Bone Mineral Density Loss is Not Significantly Different Among Pre and Postmenopausal Women

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There is no difference in bone mineral density loss among pre- and postmenopausal women with rheumatoid arthritis, according to research from the Babol University of Medical Sciences in Iran.

Bone mineral density (BMD) loss in postmenopausal onset rheumatoid arthritis (post-RA) is not greater than premenopausal onset (pre-RA), according to findings published in the Caspian Journal of Internal Medicine.

Researchers from the Babol University of Medical Sciences in Babol, Iran compared 48 post-RA and 94 pre-RA women to 31 and 57 age matched controls, respectively, in order to determine if post-RA in fact had greater BMD loss than pre-RA due to estrogen deficiency and aging as expected. By comparing the BMD status of the 2 RA groups with non-RA controls, the researchers were able to assess whether or not the hypothesis would hold up. Patients were recruited from an outpatient rheumatology clinic and had confirmed cases of RA from the American College of Rheumatology revised guidelines. All patients were treated similarly with at least 1 disease modifying anti rheumatic drug (DMARD) such as methotrexate (MTX), and hydroxychloroquine, with or without low dose prednisolone (<7.5 mg/daily). Data was collected by researchers about each patient’s age, menopausal status, interview age of onset, duration of disease, duration of treatment, menopausal duration, along with a clinical examination and review of medical records.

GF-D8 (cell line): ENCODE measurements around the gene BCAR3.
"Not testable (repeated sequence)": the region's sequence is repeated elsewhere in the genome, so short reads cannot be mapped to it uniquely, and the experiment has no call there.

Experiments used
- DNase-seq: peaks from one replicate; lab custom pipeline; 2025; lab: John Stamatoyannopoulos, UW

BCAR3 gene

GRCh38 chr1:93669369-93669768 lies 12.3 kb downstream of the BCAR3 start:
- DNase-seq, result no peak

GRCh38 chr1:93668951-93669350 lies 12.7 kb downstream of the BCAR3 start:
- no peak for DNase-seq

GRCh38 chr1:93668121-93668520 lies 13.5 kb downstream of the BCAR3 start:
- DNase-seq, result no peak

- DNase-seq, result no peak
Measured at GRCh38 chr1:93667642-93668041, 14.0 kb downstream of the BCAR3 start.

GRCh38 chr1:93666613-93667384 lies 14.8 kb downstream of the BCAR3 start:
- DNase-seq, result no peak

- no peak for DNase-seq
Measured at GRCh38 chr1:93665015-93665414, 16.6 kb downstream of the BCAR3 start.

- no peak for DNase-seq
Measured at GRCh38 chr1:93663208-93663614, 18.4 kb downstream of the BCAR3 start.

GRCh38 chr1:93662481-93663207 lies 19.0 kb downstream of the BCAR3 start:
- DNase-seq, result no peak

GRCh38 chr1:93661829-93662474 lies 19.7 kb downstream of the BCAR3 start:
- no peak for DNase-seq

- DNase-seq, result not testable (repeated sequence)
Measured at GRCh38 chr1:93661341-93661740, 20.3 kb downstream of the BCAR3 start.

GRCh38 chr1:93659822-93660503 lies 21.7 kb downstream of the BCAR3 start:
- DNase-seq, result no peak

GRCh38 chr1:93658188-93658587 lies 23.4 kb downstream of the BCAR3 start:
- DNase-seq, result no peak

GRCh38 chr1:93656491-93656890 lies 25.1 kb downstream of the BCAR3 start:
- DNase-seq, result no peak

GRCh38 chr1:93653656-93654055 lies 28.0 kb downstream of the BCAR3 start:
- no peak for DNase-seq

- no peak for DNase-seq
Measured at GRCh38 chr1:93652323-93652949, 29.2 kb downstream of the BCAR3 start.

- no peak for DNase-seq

The pre- and post-RA women were similar in regards to duration of RA, treatment regimen, rheumatoid factor, and anti-cyclic citrullinated antibody seropositivity. In both groups, the femoral neck BMD (FN BMD) gr/cm2 and lumbar spine BMD (LS BMD) gr/cm2 were lower than the control groups. For the post-RA group, the mean FN BMD gr/cm2 was 16 percent lower than postmenopausal control participants. In the pre-RA group, FN BMD gr/cm2 was 21 percent lower than premenopausal controls. LS BMD gr/cm2 values were 5 and 12 percent lower than post- and pre-RA groups, respectively. The odds of osteoporosis increased 2.2 percent for each year in post-RA women and 14.5 percent in pre-RA women.

“In spite of estrogen deficiency during postmenopausal period, the magnitude of bone loss in post-RA is not greater than pre-RA as compared with age matched controls,” the authors explained. “It is possible that the age of onset or estrogen related changes on immune response may attenuate disease course and results in milder RA with lower expected bone loss.”

The researchers noted the results are expected to be less confounded because the participants were all recruited from a single population with similar lifestyle and ethnic characteristics. However, because of the similarities, the post- and pre-RA groups’ data can act as reliable comparisons.

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